Last week I shared seven reasons why a beautiful butterfly is an amazing proof of our God as Creator. From the butterfly’s beauty to its adaptation to its environment, we see God’s perfect design.
The butterfly has an incredible “voice.” It’s lifecycle is not only a revelation of God’s perfect design, it is also a “proclamation” of God’s perfect plan of redemption.
To explain this, I am sharing an excerpt from my book, Why the Butterfly? This book isn’t about butterflies, it’s all about Jesus. It’s a book about the importance of remembering….specifically, remembering who God is, what He has done for us and who we are in Christ. In chapter 8 I tell the story of the butterfly. A butterfly is a beautiful “call to remembrance” of the gospel. I believe the butterfly is second only to man in its amazing ability to “tell” the world who God is, and to remind us of the transformation only God can work in His fallen creation.
The magnificent butterfly, whispers God’s name with every flutter of its wings.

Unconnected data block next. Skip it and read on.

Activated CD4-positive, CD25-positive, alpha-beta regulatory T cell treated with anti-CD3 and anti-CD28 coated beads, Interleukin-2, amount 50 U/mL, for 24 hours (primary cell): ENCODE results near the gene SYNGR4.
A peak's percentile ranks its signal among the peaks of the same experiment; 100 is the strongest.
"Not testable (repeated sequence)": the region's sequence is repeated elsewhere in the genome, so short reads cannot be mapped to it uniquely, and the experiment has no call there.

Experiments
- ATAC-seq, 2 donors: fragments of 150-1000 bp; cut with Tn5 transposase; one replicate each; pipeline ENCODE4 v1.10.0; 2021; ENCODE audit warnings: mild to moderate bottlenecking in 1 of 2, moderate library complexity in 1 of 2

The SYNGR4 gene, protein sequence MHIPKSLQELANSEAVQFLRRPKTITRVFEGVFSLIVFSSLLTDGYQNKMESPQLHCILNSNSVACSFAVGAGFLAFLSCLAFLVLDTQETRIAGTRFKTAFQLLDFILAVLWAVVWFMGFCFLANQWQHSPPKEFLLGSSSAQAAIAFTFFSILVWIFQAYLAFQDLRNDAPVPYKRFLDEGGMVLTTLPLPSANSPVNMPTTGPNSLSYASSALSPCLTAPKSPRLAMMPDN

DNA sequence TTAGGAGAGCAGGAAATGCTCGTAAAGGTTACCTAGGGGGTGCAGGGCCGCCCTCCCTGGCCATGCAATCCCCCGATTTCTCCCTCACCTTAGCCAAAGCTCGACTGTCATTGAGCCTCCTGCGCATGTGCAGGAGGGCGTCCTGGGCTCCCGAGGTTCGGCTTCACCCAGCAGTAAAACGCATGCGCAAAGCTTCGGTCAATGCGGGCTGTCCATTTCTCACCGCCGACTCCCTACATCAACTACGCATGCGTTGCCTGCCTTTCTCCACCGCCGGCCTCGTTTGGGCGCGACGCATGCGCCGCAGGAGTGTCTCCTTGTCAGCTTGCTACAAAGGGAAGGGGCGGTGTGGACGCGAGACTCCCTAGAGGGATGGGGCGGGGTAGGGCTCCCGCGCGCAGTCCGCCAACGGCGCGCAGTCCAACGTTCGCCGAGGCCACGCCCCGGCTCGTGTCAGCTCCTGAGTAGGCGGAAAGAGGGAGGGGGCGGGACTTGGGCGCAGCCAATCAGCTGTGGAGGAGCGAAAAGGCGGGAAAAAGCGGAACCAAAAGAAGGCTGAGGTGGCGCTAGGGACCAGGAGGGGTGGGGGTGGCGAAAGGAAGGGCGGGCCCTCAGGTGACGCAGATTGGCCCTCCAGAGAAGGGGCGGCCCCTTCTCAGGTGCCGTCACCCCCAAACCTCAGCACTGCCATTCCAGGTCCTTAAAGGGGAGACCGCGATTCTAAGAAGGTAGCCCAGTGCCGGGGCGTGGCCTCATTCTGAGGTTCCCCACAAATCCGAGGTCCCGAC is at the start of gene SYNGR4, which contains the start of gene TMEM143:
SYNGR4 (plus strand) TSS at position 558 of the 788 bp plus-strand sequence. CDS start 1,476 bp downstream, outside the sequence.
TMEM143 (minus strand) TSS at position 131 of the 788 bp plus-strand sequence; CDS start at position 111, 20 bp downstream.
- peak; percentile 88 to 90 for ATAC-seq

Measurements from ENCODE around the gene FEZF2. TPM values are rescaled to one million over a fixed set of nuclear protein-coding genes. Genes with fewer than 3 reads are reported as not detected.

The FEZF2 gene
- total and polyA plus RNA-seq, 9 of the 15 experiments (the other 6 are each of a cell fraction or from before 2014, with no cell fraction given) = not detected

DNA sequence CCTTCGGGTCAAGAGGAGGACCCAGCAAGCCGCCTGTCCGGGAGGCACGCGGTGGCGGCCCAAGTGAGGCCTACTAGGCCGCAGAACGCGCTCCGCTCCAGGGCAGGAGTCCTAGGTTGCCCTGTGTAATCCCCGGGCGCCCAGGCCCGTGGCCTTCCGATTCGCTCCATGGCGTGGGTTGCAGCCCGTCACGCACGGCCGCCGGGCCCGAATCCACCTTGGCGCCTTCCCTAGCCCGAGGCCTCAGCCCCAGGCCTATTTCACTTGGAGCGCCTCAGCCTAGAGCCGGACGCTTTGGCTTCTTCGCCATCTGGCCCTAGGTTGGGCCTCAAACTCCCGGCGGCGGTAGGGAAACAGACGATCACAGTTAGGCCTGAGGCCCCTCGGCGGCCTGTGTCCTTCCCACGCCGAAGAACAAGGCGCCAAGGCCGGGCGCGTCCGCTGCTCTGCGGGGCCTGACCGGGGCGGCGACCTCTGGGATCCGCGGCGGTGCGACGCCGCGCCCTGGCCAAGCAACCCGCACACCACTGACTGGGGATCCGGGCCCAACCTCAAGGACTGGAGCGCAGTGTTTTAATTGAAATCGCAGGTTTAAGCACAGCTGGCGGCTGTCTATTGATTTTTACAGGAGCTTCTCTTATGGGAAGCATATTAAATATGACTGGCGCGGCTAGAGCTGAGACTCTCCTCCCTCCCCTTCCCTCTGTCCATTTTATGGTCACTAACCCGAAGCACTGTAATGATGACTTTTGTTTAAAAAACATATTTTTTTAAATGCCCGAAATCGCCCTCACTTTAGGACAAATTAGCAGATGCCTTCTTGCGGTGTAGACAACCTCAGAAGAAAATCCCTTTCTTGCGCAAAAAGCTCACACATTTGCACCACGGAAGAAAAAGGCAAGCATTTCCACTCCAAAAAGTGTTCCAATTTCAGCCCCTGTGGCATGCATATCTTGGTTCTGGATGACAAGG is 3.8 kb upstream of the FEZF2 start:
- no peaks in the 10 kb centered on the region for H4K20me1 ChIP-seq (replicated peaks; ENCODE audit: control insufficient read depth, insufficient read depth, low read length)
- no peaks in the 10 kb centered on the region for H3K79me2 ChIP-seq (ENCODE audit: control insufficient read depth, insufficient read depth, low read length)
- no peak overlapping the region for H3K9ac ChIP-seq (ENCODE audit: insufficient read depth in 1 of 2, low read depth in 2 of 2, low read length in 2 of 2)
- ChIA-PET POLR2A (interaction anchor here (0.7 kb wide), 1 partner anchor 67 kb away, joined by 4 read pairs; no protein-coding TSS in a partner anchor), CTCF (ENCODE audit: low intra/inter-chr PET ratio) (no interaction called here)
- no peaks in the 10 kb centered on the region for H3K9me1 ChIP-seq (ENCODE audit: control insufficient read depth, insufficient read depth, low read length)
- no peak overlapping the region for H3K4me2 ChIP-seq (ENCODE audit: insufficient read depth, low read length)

Why the Butterfly? by Shari Abbott, Chapter 8
And be not conformed to this world: but be ye transformed by the renewing of your mind (Romans 12:2)
THE BUTTERFLY has long been recognized as a symbol of resurrection and hope. In the life cycle of a butterfly, we get a beautiful illustration of all phases of a redeemed person’s life. Every butterfly goes through four stages of development: egg, larva, pupa (or chrysalis) and adult butterfly. This process of development is called metamorphosis.
The Butterfly’s Lifecycle
From Egg to Caterpillar
The life-cycle begins when the adult female lays her eggs on the underside of a leaf. This leaf will later become a source of food for the caterpillar. The egg hatches into a larva, or caterpillar, looking very much like a worm. Interestingly, in Psalm 22 David likens man to a worm. And Jesus, when speaking of the unredeemed in eternal torment, three times said, “where their worm dieth not…” (Mark 9:44, 46, 48).
This worm-like creature, the caterpillar, crawls on plants, dependent on the earth’s vegetation for its sustenance and existence. Similarly, this can be likened to people who have an earthly perspective, rather than a heavenly perspective. The lowly, worm-like caterpillar reminds us of those who “feed” on earthly provisions, seeking to fulfill worldly desires and obtain temporal possessions. Caterpillars eat continuously and voraciously — another parallel to man’s appetite for worldly gain, which will never fully satisfy the soul.